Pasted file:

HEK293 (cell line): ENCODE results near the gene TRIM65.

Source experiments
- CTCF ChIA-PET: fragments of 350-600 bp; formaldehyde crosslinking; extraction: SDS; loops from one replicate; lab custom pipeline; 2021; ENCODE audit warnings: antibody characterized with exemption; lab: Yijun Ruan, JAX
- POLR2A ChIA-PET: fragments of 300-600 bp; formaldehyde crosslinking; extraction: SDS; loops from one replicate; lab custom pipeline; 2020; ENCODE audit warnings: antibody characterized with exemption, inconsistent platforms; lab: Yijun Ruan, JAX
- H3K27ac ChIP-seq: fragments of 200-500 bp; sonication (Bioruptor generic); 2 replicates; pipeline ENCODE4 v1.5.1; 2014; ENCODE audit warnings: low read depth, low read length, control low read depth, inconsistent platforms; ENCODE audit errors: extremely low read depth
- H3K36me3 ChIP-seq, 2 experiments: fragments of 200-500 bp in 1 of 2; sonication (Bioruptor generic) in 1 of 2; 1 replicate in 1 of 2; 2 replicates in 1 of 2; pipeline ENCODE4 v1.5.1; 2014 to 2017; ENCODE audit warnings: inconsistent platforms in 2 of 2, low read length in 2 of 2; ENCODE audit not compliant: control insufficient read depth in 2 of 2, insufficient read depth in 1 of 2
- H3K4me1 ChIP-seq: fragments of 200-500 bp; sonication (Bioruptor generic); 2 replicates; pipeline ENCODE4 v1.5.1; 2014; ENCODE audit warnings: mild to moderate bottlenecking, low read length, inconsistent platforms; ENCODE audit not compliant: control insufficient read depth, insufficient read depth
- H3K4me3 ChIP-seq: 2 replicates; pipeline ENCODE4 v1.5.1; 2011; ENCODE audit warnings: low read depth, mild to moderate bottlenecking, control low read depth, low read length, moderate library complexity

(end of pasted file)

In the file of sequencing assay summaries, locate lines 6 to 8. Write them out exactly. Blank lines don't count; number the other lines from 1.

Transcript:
- H3K36me3 ChIP-seq, 2 experiments: fragments of 200-500 bp in 1 of 2; sonication (Bioruptor generic) in 1 of 2; 1 replicate in 1 of 2; 2 replicates in 1 of 2; pipeline ENCODE4 v1.5.1; 2014 to 2017; ENCODE audit warnings: inconsistent platforms in 2 of 2, low read length in 2 of 2; ENCODE audit not compliant: control insufficient read depth in 2 of 2, insufficient read depth in 1 of 2
- H3K4me1 ChIP-seq: fragments of 200-500 bp; sonication (Bioruptor generic); 2 replicates; pipeline ENCODE4 v1.5.1; 2014; ENCODE audit warnings: mild to moderate bottlenecking, low read length, inconsistent platforms; ENCODE audit not compliant: control insufficient read depth, insufficient read depth
- H3K4me3 ChIP-seq: 2 replicates; pipeline ENCODE4 v1.5.1; 2011; ENCODE audit warnings: low read depth, mild to moderate bottlenecking, control low read depth, low read length, moderate library complexity